These problems don’t just affect black people, though. When Dr. Crear-Perry lived in Louisiana, she could see how the racial narrative around public benefits affected all low-income families. “When poor whites start to think, ‘These are for poor people,’ they mean poor black people, and it makes them less likely to avail themselves of supports,” she notes.
Recommendations from the Center for the Study of Social Policy
Expand access to healthcare coverage for poor and low-income women through the Medicaid expansion. This includes ensuring continuity of coverage for women during the post-natal period (up to a year after giving birth).
Advance preventative measures such as comprehensive reproductive health education and health screenings through the utilization of resources provided by Title X family planning programs.
Continue to build research on maternal mortality and morbidity by prioritizing the collection and dissemination of data that can be disaggregated by race and ethnicity.
Mitigate racial disparities in maternal and infant health outcomes through the implementation of culturally competent and culturally responsive policies that provide for training to address implicit bias.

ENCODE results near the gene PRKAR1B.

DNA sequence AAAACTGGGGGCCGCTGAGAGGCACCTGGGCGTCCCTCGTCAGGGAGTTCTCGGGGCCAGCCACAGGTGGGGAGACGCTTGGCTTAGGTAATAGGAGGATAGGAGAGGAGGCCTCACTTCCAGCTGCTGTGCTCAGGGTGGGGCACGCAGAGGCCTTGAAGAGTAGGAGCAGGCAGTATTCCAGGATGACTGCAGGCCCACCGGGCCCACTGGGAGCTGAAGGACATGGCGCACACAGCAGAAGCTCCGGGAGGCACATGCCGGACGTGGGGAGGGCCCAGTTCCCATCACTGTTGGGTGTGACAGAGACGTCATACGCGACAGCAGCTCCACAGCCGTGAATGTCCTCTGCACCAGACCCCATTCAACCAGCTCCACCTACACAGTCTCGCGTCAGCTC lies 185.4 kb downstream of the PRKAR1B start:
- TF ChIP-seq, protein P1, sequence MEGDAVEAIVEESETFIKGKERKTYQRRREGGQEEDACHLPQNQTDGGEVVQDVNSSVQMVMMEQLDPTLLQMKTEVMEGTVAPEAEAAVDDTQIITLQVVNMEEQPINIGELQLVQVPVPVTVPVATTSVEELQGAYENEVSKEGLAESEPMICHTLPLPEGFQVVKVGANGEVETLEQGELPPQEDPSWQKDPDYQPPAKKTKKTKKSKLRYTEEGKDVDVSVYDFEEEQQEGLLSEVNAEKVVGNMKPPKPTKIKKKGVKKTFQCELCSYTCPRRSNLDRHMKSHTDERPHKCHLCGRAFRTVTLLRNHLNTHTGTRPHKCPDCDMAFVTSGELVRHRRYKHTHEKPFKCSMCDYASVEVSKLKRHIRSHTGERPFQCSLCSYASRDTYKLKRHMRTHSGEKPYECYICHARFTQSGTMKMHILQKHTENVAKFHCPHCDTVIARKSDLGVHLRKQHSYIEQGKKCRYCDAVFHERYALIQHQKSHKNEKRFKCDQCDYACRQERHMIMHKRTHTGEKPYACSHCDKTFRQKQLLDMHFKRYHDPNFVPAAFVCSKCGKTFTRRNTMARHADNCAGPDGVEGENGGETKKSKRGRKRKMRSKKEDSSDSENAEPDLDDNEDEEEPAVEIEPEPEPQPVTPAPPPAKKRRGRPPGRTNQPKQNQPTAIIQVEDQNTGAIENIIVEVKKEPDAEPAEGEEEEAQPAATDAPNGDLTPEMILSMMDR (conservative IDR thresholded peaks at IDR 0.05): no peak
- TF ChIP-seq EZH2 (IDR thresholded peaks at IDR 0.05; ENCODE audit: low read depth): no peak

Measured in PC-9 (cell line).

Dr. Crear Perry does believe there are reasons to be optimistic about the overall health and race picture in the United States. “Students and residents are more receptive,” she says, noting that Rachel Hardeman and others are pushing medical schools to address racism in their curricula.
Take one extremely revealing index: the perception among medical professionals that black skin doesn’t “feel pain” as much as white skin. The bias is less prevalent among younger doctors. “You can’t end racism,” she admits, “but you can fundamentally change the acceptability of it.”
For Dr. Crear-Perry, one of the most promising—and underappreciated—avenues for systemic change in the field of health care in general and reproductive justice specifically has to do with how Medicare (and private insurance companies) calculates the dollar value of a medical intervention. Initiated in 1989, the Relative Value Unit (RVU) system establishes the value of 7,000 distinct nonsurgical and physician services. (The late economist Uwe Reinhardt wrote two wonkish but relatively clear-sighted blogs about RVUs for The New York Times in 2010; see here and here.)
“The inherent devaluation of women’s health is embedded in our RVU system,” Dr. Crear-Perry says. “Hospital CEOs often call Labor and Delivery Units a loss leader. They know that it is underfunded, but they have data that shows women make the household decisions on health care. So they are willing to lose money on the care for a woman because she will bring her husband to that hospital for a knee surgery that they do make money off of, or cardiac catheterization for their fathers.”
Making health care professionals more aware of systemic biases may be an uphill battle, but advocates like Dr. Crear-Perry are making vital progress.